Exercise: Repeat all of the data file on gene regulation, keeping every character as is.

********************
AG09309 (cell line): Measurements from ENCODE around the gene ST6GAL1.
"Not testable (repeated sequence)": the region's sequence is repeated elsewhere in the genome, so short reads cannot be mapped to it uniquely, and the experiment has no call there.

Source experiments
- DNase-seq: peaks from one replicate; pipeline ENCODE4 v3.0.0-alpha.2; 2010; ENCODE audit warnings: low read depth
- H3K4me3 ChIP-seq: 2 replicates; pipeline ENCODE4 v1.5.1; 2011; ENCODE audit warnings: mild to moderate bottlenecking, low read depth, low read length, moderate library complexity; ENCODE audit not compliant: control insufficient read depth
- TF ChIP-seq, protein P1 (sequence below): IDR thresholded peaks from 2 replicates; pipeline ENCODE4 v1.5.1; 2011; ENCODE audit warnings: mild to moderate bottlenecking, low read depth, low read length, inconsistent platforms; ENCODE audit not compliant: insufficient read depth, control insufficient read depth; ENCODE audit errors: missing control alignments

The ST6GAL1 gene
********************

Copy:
AG09309 (cell line): Measurements from ENCODE around the gene ST6GAL1.
"Not testable (repeated sequence)": the region's sequence is repeated elsewhere in the genome, so short reads cannot be mapped to it uniquely, and the experiment has no call there.

Source experiments
- DNase-seq: peaks from one replicate; pipeline ENCODE4 v3.0.0-alpha.2; 2010; ENCODE audit warnings: low read depth
- H3K4me3 ChIP-seq: 2 replicates; pipeline ENCODE4 v1.5.1; 2011; ENCODE audit warnings: mild to moderate bottlenecking, low read depth, low read length, moderate library complexity; ENCODE audit not compliant: control insufficient read depth
- TF ChIP-seq, protein P1 (sequence below): IDR thresholded peaks from 2 replicates; pipeline ENCODE4 v1.5.1; 2011; ENCODE audit warnings: mild to moderate bottlenecking, low read depth, low read length, inconsistent platforms; ENCODE audit not compliant: insufficient read depth, control insufficient read depth; ENCODE audit errors: missing control alignments

The ST6GAL1 gene